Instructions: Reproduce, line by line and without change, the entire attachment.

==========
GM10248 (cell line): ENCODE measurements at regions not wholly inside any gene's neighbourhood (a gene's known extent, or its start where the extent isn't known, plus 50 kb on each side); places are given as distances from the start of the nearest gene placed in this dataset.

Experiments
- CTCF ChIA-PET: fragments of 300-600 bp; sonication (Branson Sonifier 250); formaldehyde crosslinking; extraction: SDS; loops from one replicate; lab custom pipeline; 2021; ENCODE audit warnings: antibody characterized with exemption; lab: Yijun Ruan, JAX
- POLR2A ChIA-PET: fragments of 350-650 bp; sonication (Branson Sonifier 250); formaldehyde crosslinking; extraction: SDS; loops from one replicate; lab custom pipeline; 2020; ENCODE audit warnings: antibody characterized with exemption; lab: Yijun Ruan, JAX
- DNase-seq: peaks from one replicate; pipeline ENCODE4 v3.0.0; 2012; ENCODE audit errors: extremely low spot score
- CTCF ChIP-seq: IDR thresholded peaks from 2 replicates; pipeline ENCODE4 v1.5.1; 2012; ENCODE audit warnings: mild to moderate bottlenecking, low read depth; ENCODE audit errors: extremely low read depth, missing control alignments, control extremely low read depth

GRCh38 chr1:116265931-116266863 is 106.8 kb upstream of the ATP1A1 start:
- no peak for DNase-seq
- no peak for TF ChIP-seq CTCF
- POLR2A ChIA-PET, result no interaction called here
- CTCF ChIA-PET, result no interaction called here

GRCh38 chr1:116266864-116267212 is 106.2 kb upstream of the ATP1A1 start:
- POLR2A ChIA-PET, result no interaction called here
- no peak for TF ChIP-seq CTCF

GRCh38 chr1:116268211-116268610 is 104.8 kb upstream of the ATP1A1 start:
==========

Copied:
GM10248 (cell line): ENCODE measurements at regions not wholly inside any gene's neighbourhood (a gene's known extent, or its start where the extent isn't known, plus 50 kb on each side); places are given as distances from the start of the nearest gene placed in this dataset.

Experiments
- CTCF ChIA-PET: fragments of 300-600 bp; sonication (Branson Sonifier 250); formaldehyde crosslinking; extraction: SDS; loops from one replicate; lab custom pipeline; 2021; ENCODE audit warnings: antibody characterized with exemption; lab: Yijun Ruan, JAX
- POLR2A ChIA-PET: fragments of 350-650 bp; sonication (Branson Sonifier 250); formaldehyde crosslinking; extraction: SDS; loops from one replicate; lab custom pipeline; 2020; ENCODE audit warnings: antibody characterized with exemption; lab: Yijun Ruan, JAX
- DNase-seq: peaks from one replicate; pipeline ENCODE4 v3.0.0; 2012; ENCODE audit errors: extremely low spot score
- CTCF ChIP-seq: IDR thresholded peaks from 2 replicates; pipeline ENCODE4 v1.5.1; 2012; ENCODE audit warnings: mild to moderate bottlenecking, low read depth; ENCODE audit errors: extremely low read depth, missing control alignments, control extremely low read depth

GRCh38 chr1:116265931-116266863 is 106.8 kb upstream of the ATP1A1 start:
- no peak for DNase-seq
- no peak for TF ChIP-seq CTCF
- POLR2A ChIA-PET, result no interaction called here
- CTCF ChIA-PET, result no interaction called here

GRCh38 chr1:116266864-116267212 is 106.2 kb upstream of the ATP1A1 start:
- POLR2A ChIA-PET, result no interaction called here
- no peak for TF ChIP-seq CTCF

GRCh38 chr1:116268211-116268610 is 104.8 kb upstream of the ATP1A1 start: